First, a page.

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I don’t think it’s fair to pit basic income against government services. An honest appraisal of how much wealth is concentrated in the hands of a few shows that a little sharing would suffice to fund both.

Caterina Lindman Waterloo, Ont.

Re B.C. Seeks To Decriminalize Drug Possession (Feb. 11): The movement to decriminalize drug possession is welcome and will likely improve the lives of drug users. However, I do not believe it will solve the current overdose crisis.

Overdose deaths are a result of an illegal drug supply that is dangerously (and often fatally) contaminated. Users will still have to purchase from these sources. Many users are also not ready, or interested, in treatment. And once engaged, it is still a long process with many relapses and failures.

By decriminalizing drugs, we have one foot in the boat and the other on the dock of an inherently unstable situation. I believe the only effective solution is to provide users with a safe, reliable and affordable drug supply. This would require legalizing and strictly regulating currently illegal drugs.

The drug war failed. We should move on, and treat drug users humanely and with respect.

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Dennis Long MSW; professor, addictions and mental health, Humber Institute of Technology and Advanced Learning; Toronto

All things equal

Re Liberals Have Dumped Chrétien’s Fruitful Policies (Feb. 11): Although I admire Jean Chrétien’s successful fight from 1997 to 2000 against accumulated debt, we should not forget that times were different then.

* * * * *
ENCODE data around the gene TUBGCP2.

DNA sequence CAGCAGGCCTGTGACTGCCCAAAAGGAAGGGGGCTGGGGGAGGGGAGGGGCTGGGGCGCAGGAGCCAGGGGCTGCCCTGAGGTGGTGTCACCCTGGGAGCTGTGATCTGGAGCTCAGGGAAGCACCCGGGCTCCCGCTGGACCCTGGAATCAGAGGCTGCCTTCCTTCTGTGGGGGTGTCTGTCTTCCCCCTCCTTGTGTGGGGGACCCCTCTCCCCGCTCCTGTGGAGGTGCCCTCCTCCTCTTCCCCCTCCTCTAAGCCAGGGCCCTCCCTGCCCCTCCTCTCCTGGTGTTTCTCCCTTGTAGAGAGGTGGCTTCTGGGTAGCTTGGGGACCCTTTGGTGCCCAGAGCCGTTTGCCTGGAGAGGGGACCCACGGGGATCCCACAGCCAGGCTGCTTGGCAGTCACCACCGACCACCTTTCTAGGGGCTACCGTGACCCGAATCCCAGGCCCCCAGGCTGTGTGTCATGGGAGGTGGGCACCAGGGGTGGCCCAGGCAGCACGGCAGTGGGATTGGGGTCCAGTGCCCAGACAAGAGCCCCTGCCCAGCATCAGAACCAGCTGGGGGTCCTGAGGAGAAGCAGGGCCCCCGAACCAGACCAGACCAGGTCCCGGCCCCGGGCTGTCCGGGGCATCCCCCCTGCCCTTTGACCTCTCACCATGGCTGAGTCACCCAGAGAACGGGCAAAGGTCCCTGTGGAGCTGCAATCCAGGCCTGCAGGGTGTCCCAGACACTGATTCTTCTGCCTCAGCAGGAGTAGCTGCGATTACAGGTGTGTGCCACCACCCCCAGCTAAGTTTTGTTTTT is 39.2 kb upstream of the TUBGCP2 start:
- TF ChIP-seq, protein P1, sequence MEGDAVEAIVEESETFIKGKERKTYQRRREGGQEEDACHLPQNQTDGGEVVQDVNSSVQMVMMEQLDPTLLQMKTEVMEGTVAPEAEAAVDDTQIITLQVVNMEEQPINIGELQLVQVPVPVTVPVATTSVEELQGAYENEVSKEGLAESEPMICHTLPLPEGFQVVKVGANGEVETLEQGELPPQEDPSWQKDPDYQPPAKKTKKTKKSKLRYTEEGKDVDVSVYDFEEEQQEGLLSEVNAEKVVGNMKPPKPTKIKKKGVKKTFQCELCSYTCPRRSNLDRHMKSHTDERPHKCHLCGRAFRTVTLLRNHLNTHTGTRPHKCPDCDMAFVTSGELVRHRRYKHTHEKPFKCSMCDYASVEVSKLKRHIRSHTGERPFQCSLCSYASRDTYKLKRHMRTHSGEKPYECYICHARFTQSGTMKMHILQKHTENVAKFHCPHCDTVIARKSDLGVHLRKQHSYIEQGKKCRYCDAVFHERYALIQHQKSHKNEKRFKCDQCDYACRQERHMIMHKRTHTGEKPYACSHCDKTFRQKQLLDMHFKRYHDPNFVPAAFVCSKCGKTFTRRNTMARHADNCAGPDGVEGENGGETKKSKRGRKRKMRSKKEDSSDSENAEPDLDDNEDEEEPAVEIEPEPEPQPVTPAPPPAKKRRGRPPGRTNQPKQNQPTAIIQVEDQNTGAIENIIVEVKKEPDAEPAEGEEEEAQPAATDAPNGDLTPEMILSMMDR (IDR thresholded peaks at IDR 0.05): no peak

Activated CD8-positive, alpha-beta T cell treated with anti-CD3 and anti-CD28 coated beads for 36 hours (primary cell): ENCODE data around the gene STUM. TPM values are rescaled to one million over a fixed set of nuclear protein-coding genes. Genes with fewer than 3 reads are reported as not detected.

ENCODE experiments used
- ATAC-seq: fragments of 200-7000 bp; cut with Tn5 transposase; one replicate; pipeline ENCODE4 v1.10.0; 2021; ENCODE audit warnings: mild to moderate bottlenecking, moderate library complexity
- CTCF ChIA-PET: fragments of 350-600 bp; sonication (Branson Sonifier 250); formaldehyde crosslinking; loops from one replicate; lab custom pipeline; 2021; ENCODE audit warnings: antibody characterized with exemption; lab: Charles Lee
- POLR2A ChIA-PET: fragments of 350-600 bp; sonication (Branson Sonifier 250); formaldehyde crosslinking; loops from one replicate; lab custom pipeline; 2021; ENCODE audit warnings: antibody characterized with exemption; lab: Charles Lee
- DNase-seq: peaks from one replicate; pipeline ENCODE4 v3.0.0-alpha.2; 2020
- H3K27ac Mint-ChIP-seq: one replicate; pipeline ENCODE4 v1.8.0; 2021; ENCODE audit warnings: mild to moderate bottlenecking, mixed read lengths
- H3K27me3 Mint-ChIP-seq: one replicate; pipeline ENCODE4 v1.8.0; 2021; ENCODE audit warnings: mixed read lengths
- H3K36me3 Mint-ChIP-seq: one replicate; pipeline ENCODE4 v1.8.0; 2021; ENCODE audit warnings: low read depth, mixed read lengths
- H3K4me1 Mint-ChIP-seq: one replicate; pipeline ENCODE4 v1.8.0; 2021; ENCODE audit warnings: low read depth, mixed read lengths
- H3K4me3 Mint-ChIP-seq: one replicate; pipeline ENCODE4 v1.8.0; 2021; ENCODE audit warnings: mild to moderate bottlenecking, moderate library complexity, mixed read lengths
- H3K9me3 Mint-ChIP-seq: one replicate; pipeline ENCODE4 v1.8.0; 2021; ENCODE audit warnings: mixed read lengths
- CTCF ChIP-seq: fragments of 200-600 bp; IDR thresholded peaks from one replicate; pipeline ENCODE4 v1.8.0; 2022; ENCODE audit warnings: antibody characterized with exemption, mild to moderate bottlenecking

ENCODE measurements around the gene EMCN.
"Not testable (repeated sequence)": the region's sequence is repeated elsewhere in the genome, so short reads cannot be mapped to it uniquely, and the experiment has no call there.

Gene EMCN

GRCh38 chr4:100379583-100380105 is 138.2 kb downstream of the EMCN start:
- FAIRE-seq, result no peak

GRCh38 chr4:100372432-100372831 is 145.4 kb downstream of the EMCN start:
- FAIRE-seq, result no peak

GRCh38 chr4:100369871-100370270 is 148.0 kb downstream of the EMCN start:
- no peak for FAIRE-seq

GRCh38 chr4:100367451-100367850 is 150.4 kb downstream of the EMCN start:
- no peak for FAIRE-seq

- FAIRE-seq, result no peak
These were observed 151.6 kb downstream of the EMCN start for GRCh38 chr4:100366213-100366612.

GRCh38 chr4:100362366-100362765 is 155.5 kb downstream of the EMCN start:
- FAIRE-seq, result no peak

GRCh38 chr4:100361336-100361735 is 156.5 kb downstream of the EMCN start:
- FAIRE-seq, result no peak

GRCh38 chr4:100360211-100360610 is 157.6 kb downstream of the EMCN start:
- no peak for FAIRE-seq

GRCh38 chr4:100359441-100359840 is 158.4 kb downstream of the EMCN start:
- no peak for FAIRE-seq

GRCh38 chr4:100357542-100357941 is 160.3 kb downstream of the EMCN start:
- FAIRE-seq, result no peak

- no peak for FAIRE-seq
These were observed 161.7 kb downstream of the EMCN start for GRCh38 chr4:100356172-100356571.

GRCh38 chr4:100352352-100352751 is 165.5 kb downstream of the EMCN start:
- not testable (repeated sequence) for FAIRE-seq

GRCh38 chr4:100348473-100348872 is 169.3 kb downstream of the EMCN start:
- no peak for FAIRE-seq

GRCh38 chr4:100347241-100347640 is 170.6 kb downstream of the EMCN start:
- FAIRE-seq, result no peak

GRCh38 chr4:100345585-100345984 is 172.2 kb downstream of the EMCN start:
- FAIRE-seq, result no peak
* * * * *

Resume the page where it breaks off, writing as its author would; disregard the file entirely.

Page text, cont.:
For comparison, I checked Statistics Canada’s numbers for Stephen Harper from 2012 to 2015: The average per capita growth for real gross domestic product was 0.7 per cent, compared with 0.8 per cent for Justin Trudeau from 2016 to 2019. For Mr. Harper, the average growth for total business investment was -0.3 per cent, compared with -0.2 per cent for Mr. Trudeau. The numbers are hardly different.

Should we therefore say that Mr. Harper’s economic policy was not successful? In my opinion, he was quite successful in fighting the low-growth environment after the Great Recession of 2008, which still had consequences as late as 2019. Mr. Trudeau’s economic policy, like Mr. Harper’s, should be judged in the light of the circumstances that prevailed during the years post-financial crisis.